The announcement regarding the Brewers Sundays Jerseys for 2011 will be made in about 30 minutes.
It will be made over at the main website, but I will have the images here.
The Wisconsin Timber Rattlers will be wearing a piece of their parent club’s history – with a local twist – during Sunday games at Time Warner Cable Field this season. In 2011, the Rattlers go back to the era when Hank Aaron and Robin Yount were teammates by wearing jerseys based on the home jerseys of the 1975 Milwaukee Brewers.The white jerseys with blue and gold trim will have “RATTLERS” written across the chest in the original font of the 1975 Brewers. The team will wear these jerseys as part of Brewers Sundays during the 2011 season.
From Sports Illustrated: This is how those 1975 jerseys looked on Hank Aaron:
The production crew was busy. They have put together videos for the various special seating areas around Time Warner Cable Field. You may check them all out right here.
Here are the videos for the All-You-Can-Eat Section and the Miller High Life Home Run Porch.
Gaze upon the archetypes of Pitching, Hitting, Running, and Fielding from the cover of the 1978 Appleton Foxes Program:
Since Dan Wilson’s reign as the regular catcher ended in 2004, the M’s have searched far and wide for someone to establish himself at that vital position.Miguel Olivo, version 1.0, wasn’t the answer after coming to Seattle as the centerpiece of the Freddy Garcia trade near the 2004 deadline. Kenji Johjima, signed out of Japan before the 2006 season, looked like the answer after a rookie season in which he hit .291 with 18 homers and 76 runs batted in — Benchesque numbers compared to Seattle’s more recent output from the position.Johjima’s Seattle stint lasted through four seasons of ever-diminishing production and playing time before he opted out of his contract after the 2009 season, amid constant talk that M’s pitchers didn’t like throwing to him.Jeff Clement, the No. 3 overall pick in the talent-laden 2005 draft (taken in lieu of Troy Tulowitzki, their expected choice), flamed out on the way to his expected inheritance of the job. For the past two years, the M’s have employed a hodgepodge of young and old catchers, none seizing the position.Which brings us to Adam Moore, who succeeded Clement in the “heir apparent” role. But last season, instead of cementing Moore as the regular, turned out to be a year of struggles and frustration that has left his future, like so many of his predecessors, in doubt.“It just flat-out wasn’t the year I wanted,” said Moore.And now Moore is at Mariners camp trying to re-establish himself as a catching contender. But the circumstances have changed dramatically, with the Mariners opting in early January to give Olivo a two-year, $7-million contract for a second stint in Seattle. There’s no question that Olivo, currently sidelined with a strained groin, is the team’s No. 1 catcher.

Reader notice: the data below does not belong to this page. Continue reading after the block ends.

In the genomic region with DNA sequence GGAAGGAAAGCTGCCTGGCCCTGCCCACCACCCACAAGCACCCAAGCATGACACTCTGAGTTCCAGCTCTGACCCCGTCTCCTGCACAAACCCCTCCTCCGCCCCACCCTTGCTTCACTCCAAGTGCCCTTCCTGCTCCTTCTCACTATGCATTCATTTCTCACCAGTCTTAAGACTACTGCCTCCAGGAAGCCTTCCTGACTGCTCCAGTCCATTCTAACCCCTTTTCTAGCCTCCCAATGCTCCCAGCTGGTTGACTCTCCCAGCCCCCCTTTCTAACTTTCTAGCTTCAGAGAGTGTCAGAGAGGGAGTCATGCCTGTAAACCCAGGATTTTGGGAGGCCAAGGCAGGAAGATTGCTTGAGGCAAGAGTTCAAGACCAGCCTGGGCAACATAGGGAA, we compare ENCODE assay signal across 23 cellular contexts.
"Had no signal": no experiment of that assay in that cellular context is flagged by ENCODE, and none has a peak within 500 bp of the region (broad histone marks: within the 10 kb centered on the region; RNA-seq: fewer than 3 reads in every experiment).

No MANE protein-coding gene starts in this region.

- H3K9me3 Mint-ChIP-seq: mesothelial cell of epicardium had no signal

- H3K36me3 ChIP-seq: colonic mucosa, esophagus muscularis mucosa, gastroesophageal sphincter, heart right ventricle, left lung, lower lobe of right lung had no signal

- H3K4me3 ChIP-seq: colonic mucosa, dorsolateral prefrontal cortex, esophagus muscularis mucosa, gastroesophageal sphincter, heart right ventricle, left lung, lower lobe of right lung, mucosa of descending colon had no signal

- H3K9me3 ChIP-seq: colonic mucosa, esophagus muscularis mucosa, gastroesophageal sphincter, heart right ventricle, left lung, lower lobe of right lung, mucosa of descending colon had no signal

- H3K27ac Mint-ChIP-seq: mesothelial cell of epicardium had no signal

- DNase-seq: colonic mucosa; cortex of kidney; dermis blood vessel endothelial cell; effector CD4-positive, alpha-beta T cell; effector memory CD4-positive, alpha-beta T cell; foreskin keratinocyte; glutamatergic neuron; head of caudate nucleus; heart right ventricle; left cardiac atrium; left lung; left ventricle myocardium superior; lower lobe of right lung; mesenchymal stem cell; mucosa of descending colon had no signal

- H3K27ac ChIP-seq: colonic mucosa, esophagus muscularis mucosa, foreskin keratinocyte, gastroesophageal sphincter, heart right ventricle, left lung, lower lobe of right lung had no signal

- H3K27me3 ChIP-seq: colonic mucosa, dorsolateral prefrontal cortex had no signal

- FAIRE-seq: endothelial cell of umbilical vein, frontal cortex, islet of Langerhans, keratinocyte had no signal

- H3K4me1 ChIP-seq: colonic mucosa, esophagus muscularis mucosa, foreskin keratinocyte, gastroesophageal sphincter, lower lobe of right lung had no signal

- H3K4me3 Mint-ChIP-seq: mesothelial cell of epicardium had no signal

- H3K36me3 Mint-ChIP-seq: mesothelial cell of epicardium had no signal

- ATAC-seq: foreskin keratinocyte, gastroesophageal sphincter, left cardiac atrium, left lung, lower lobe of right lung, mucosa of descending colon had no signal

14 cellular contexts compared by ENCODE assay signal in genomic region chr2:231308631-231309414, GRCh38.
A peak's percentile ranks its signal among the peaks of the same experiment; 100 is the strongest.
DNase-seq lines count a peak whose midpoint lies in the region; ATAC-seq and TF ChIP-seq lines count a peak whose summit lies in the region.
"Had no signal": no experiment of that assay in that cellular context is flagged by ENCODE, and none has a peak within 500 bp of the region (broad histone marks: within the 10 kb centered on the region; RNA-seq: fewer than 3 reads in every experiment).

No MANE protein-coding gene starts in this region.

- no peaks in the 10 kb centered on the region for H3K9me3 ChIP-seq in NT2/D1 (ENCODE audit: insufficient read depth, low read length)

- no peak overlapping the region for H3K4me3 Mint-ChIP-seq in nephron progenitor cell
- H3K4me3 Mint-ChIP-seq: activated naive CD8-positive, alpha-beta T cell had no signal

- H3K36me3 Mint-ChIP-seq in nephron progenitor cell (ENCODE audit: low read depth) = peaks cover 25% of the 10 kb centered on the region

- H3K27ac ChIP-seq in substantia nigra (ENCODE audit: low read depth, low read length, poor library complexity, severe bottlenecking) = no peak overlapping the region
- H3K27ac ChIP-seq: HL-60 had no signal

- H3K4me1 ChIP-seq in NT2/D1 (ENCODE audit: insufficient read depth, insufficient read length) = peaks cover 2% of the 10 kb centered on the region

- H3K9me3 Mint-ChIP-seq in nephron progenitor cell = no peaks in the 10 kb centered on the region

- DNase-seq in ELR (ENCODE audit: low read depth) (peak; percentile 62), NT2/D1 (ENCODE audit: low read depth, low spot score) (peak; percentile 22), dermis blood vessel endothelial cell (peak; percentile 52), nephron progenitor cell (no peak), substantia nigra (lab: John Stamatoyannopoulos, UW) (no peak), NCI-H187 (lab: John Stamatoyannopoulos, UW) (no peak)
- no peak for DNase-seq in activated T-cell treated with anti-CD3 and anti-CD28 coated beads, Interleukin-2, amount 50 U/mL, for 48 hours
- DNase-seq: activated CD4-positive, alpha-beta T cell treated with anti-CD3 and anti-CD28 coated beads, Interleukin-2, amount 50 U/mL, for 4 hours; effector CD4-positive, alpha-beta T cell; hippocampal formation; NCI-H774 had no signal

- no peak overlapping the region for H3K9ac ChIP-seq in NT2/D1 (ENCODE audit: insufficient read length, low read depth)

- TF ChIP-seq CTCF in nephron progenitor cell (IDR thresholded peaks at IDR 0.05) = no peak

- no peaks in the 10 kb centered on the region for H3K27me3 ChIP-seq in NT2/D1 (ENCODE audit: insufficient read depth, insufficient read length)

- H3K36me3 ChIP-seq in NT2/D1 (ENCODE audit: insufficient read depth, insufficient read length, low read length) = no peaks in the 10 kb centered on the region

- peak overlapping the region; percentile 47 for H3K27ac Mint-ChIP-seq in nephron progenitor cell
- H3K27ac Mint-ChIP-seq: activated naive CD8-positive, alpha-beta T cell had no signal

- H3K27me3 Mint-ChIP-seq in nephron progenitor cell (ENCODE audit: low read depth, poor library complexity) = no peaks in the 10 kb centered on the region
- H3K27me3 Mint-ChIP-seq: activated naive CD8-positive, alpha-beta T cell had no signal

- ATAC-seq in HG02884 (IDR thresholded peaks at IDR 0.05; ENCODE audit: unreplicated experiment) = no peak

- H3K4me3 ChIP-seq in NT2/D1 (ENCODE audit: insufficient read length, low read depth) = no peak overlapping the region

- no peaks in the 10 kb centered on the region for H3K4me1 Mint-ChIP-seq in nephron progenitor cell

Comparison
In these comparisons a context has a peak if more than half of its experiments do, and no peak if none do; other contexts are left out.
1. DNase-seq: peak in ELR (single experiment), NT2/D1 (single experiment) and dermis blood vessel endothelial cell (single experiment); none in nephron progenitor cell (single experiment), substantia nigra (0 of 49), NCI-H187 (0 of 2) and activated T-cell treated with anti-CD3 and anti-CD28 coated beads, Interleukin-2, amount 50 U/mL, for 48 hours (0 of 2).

Head over and read it all.
I saw this not on twitter the other day and just remembered to go back and look at it. Adrian Rosario (’10) was selected by the Baltimore Orioles in the Major League portion of the Rule 5 Draft. Here is a note from the Orioles Insider blog at The Baltimore Sun.